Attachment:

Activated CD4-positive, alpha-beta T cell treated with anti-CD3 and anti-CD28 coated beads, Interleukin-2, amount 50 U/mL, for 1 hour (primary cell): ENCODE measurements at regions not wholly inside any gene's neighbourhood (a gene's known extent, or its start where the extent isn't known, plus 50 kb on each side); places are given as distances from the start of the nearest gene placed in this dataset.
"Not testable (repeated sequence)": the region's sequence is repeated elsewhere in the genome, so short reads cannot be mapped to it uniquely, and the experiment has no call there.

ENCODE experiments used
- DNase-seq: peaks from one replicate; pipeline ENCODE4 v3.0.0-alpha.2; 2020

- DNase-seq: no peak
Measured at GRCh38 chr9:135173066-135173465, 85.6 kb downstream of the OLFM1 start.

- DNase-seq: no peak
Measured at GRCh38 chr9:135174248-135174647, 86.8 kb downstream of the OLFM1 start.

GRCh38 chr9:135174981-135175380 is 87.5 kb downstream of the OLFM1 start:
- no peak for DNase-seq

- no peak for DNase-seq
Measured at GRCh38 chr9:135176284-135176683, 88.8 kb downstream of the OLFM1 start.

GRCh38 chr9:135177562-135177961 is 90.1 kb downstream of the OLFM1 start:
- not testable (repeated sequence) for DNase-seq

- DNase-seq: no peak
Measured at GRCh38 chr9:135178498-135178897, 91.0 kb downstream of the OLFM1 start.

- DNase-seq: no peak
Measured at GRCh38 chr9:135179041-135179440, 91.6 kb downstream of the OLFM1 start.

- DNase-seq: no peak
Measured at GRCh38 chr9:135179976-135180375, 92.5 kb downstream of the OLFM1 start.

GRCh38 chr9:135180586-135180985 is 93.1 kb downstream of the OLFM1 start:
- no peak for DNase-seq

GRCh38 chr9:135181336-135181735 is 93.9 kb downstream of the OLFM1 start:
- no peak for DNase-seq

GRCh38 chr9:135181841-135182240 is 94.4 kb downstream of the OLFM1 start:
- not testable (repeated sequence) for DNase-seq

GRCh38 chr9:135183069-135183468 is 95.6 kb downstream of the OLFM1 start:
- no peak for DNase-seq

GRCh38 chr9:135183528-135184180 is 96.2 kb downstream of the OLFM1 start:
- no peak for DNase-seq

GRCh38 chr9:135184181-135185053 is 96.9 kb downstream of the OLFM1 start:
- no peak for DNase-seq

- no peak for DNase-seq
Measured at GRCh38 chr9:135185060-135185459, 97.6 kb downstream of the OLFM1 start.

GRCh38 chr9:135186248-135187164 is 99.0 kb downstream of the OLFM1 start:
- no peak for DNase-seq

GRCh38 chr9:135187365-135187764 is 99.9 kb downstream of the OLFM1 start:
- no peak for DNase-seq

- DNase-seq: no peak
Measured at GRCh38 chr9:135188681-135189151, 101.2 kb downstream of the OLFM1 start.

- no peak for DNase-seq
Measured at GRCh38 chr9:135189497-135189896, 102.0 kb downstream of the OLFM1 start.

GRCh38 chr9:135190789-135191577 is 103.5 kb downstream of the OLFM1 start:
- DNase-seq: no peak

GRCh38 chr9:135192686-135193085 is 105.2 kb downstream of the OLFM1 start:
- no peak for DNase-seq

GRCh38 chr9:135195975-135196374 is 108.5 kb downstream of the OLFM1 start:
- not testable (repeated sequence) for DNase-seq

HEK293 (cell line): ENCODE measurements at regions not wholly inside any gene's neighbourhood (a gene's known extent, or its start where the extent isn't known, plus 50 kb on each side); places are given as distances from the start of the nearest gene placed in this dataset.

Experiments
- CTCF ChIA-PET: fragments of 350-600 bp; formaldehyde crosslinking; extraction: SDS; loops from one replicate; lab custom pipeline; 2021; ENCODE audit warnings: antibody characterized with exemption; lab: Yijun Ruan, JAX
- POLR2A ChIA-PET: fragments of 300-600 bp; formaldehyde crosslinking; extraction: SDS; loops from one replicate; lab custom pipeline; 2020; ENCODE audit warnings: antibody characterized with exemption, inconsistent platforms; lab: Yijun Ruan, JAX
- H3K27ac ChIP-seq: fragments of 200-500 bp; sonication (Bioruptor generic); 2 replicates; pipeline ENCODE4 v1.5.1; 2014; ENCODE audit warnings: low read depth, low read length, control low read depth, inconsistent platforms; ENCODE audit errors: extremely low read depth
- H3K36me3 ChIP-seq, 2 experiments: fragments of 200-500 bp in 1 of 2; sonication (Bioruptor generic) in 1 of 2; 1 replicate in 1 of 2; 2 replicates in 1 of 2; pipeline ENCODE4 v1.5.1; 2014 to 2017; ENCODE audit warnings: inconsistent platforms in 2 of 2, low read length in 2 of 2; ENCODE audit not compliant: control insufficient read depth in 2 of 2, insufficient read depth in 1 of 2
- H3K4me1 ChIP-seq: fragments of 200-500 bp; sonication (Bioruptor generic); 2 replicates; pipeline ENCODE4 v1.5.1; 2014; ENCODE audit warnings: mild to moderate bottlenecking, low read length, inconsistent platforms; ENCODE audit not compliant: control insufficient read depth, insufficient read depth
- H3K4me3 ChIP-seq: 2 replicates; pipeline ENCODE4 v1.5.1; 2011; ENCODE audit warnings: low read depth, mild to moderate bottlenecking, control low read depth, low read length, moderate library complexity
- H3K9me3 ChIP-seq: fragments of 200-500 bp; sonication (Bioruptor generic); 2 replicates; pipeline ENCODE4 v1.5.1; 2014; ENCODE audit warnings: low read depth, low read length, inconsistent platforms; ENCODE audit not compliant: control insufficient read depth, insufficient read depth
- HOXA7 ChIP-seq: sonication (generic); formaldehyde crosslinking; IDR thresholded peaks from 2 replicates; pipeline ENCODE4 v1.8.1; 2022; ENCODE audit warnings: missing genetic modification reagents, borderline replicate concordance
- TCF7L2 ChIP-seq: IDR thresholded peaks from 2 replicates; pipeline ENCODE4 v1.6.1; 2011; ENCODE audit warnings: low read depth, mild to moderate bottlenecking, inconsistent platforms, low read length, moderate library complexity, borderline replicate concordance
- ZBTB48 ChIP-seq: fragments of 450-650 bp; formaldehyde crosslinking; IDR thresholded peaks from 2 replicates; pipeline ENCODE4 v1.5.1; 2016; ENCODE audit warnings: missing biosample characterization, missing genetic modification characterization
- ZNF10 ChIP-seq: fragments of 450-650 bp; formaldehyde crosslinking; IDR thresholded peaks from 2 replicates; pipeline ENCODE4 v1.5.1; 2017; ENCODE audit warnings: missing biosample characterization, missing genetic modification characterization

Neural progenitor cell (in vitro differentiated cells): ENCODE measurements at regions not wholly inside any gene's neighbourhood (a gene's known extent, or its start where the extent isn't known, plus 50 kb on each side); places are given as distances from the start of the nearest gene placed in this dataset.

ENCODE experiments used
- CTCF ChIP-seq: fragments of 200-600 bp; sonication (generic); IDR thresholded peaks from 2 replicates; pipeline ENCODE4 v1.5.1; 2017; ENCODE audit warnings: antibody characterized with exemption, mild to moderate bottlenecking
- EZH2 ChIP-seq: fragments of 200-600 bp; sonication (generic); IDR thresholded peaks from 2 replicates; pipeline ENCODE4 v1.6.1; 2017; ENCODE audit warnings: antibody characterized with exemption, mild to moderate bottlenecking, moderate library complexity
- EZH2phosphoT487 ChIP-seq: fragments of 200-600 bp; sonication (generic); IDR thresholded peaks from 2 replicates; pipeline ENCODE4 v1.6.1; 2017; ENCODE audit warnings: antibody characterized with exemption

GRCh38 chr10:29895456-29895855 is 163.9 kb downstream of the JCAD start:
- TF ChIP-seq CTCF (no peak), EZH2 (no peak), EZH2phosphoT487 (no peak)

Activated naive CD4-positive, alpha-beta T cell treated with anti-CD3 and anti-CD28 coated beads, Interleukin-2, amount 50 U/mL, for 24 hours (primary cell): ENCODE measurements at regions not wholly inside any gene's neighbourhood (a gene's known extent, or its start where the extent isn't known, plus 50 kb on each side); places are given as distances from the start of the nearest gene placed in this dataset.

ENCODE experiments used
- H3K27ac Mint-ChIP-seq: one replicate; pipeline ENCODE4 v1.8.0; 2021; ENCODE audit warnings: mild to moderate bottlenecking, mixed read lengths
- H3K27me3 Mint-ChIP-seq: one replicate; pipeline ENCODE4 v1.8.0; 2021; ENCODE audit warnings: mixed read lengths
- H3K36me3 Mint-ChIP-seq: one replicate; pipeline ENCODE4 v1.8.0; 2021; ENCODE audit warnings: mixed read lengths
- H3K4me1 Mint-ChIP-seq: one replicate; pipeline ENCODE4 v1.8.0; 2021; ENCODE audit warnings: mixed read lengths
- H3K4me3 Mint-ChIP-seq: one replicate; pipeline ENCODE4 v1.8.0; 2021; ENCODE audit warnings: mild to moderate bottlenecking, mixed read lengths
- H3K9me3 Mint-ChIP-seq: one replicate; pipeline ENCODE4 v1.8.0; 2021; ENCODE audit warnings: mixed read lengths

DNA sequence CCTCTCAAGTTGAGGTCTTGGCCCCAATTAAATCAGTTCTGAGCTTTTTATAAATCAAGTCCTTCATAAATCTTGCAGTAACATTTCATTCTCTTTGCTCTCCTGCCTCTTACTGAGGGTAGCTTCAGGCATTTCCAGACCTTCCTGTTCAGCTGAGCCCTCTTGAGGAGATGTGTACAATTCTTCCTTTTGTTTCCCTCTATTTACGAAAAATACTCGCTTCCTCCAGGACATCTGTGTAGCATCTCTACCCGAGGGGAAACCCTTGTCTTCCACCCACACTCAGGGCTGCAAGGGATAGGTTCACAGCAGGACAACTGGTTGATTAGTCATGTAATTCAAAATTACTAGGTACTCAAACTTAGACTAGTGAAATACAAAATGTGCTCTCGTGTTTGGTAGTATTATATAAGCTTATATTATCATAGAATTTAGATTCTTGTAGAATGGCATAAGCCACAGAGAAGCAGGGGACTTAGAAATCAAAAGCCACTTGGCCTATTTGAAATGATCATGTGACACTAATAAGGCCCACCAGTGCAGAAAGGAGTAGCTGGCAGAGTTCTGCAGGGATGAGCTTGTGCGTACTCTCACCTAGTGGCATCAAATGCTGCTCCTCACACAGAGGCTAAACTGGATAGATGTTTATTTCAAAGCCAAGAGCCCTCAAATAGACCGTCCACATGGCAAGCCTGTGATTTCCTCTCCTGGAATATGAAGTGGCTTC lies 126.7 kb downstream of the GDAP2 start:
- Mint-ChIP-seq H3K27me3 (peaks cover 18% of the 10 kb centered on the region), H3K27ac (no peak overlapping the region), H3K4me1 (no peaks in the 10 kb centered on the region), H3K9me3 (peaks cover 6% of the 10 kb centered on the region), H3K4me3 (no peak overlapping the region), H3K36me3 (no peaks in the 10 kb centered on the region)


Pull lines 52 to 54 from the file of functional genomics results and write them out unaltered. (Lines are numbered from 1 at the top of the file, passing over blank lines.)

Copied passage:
- POLR2A ChIA-PET: fragments of 300-600 bp; formaldehyde crosslinking; extraction: SDS; loops from one replicate; lab custom pipeline; 2020; ENCODE audit warnings: antibody characterized with exemption, inconsistent platforms; lab: Yijun Ruan, JAX
- H3K27ac ChIP-seq: fragments of 200-500 bp; sonication (Bioruptor generic); 2 replicates; pipeline ENCODE4 v1.5.1; 2014; ENCODE audit warnings: low read depth, low read length, control low read depth, inconsistent platforms; ENCODE audit errors: extremely low read depth
- H3K36me3 ChIP-seq, 2 experiments: fragments of 200-500 bp in 1 of 2; sonication (Bioruptor generic) in 1 of 2; 1 replicate in 1 of 2; 2 replicates in 1 of 2; pipeline ENCODE4 v1.5.1; 2014 to 2017; ENCODE audit warnings: inconsistent platforms in 2 of 2, low read length in 2 of 2; ENCODE audit not compliant: control insufficient read depth in 2 of 2, insufficient read depth in 1 of 2